Thursday, September 14, 2006

Gusty Heroine Types

As a writer, one of my jobs is to create characters that readers will want to stick with for an entire book or series of books. These characters must be interesting. Something about them must be special or unique - larger than life. I like to read about these types of people, too. I look for books with gutsy heroines - you know the kind; they face the world head-on. You could throw every obstacle imaginable at them, but they will keep on keeping on. They're strong. They're determined. They're what we wish we could be.

Sometimes, those kind of characters pop up in real life. They're usually not flashy and loud about it, but you can just tell just by looking at them that they are the ones to watch. They're going to take the long road, to face disappointments and set backs and keep standing tall. They're going to lead the way so the rest of us can follow.

The new women members of the US Ski Jumping Team are a prime example of what I'm talking about. For most of their athletic careers, they've faced inequity and ignorance, prejudice and discrimination, but they haven't let it slow them down. They dreamed of a chance to compete on a world stage, even when there was no guarantee it would ever happen. They've shown - and continue to show - a man's world what a woman can do.

You want gusty heroine types? Let me introduce you to a few:

LINDSEY VAN started jumping when she was seven years old, back when the Winter Sports Park in Park City was first built as part of the bid to bring the 2002 Winter Olympics to Salt Lake. Lindsey was hooked, and told her mom she wanted to pursue the sport and compete in 2002. She never stopped working toward that goal, even when it meant moving to Lake Placid to train when the jumps in Park City were being reconstructed for the Olympics. 2002 came and went, and Lindsey never got to compete in the Olympics. There is no women's ski-jumping event, you see. It's the only Olympic sport (along with Nordic combined) wherein women are not included.* Still, Lindsey kept at it. The number two jumper in the entire world, she set her sights on the 2006 Olympics. Stil no inclusion for women. Now the goal is 2010.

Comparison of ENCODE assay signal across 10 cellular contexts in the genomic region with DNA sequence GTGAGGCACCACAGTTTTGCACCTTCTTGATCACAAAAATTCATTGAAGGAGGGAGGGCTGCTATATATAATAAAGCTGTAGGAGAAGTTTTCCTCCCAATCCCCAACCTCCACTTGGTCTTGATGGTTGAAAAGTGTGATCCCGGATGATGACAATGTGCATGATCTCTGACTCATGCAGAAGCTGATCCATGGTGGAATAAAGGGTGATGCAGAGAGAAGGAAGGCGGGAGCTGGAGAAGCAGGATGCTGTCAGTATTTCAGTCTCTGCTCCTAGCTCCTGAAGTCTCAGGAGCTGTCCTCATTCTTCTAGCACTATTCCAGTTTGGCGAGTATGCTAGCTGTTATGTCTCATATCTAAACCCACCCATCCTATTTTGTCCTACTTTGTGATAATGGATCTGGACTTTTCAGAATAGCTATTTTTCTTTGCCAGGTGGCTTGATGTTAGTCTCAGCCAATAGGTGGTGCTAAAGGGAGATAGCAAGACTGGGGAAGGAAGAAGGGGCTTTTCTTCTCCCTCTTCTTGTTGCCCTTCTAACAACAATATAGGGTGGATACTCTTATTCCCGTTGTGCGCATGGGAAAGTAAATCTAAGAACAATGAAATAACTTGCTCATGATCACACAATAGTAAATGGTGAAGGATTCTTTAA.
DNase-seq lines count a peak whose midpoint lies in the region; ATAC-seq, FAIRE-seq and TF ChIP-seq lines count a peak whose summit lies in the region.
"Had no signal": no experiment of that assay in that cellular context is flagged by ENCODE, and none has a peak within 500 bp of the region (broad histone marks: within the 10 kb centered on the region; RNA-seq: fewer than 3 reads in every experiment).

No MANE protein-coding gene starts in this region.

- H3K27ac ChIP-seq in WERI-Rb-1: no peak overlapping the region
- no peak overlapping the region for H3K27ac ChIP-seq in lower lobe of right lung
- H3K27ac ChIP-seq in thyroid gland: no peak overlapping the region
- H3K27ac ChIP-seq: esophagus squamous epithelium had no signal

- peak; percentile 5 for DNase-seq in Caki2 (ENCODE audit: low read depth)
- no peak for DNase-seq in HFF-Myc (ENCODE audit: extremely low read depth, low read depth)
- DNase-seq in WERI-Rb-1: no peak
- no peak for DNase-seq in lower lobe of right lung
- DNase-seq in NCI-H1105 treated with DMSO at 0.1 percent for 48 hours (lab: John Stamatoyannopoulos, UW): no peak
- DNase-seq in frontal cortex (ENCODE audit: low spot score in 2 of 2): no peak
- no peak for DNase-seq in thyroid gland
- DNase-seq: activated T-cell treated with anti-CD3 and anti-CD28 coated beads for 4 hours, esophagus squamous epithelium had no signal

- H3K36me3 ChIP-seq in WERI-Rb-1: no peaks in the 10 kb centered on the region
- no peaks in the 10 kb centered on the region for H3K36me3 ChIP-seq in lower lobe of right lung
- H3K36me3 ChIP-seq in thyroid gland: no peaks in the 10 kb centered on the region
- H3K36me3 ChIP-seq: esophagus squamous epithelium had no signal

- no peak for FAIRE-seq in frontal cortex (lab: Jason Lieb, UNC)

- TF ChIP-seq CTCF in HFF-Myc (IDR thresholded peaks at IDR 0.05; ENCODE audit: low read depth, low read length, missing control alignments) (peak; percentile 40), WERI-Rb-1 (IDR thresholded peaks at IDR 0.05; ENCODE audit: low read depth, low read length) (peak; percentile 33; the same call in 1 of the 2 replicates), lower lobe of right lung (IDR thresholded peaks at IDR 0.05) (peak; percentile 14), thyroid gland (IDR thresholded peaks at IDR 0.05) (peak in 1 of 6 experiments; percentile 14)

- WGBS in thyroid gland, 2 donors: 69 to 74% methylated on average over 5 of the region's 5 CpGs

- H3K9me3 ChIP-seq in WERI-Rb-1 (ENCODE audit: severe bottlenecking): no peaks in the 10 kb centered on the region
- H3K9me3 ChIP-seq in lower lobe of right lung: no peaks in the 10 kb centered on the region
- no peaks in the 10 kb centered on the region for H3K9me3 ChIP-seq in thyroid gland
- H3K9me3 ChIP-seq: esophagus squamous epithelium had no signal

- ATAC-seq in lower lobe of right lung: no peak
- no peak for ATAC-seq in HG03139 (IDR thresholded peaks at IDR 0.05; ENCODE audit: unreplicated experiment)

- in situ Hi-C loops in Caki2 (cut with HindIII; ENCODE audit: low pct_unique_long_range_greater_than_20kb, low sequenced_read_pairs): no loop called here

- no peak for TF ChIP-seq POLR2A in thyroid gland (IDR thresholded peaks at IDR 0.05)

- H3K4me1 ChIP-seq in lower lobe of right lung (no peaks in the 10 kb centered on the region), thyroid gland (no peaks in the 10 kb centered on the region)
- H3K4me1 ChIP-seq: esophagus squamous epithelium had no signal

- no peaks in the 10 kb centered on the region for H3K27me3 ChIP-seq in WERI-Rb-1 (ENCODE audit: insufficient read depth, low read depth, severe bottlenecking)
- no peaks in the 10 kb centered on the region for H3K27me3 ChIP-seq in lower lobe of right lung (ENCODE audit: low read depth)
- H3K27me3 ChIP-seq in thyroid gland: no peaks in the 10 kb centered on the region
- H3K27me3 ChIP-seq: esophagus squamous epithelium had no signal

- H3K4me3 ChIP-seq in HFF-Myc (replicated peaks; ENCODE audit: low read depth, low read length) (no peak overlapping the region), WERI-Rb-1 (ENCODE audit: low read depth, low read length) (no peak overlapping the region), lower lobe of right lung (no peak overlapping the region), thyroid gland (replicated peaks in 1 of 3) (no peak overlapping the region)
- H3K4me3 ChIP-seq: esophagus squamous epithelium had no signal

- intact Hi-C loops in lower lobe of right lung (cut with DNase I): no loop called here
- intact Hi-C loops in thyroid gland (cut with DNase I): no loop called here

One of the first things I noticed about JESSICA JEROME was her sense of humor. Even in the face of a lot of disappointment as far as the Olympics are concerned, she always seems to have a smile on her face. Jessica got a little taste of the Olympics in 2006 as one of only two girl frontrunners for the ski jumping event. (This basically means she jumped the hill before the (male) competitors to test speed, wind, etc. As the number three women's ski jumper in the world, she should have been able to compete, not just forerun, but I digress...) Jessica is a role model for scholar athletes everywhere - managing to maintain top grades even with a tough training and competition schedule. Sports Illustrated listed her as one of 2005's 'Noteworthy Faces in the Crowd.' Interesting, but I contend that hers is a face that stands out from the crowd.

ALISSA JOHNSON has guts. In 2003, she wiped out on the K90 and ended up unconscious with a concussion, missing half the skin on her face. A week later, she tied with Lindsey Van for 2nd place on the K90 jump. Later than season, she had another accident, this one requiring surgery and physical therapy and taking her out of the circuit for five months. But if you think that's hard, try this; in 2006, Alissa traveled to Italy for the 2006 Olympics... but only as a spectator. Her younger brother Anders, who will freely admit Alissa is the better athlete, got to jump in the Olympics, but Alissa couldn't because she is a girl. No stranger to pain, Alissa took it like a pro, cheering for Anders and fielding interviews from the international media without letting bitterness overwhelm her. She continues to train hard and looks forward to Vancouver, where, IOC willing, she will not have to watch from the sidelines.

ABBY HUGHES is another tough cookie. She may be the youngest member of the US Ski Jumping Team, but she's not one to let age - or gender - slow her down. Get this - in 2004, she competed as the only girl on the boys' team. (And helped bring her team a second place finish, I might add. In the girls' division, she placed first.)

BRENNA ELLIS isn't afraid to compete in a guy's world, either. When she first started jumping, Brenna competed in the Nordic combined event, which combines ski jumping with cross country (Nordic) skiing. She was often the only girl among all the boys. And she kicked butt! Check out her smile. This is how I always saw her - smiling. Gotta love the attitude.

Here's to gutsy heroines. May you all live happily ever after. Go Vancouver 2010!

* The reasons for Olympic exclusion are complicated and varied - from the downright silly ("It... seems not to be appropriate for ladies from a medical point of view") to the misinformed ("there may not be enough interest internationally in women's ski jumping.") The FIS (International Federation of Skiing) recently voted to give women a world class event in 2009, which they needed to have in order to qualify for consideration by the Olympic committee. Now the decision rests in the hands of the IOC, who, one presumes, will be wise enough to bring the Olympics into the twenty-first century and include women in ALL Olympic sports.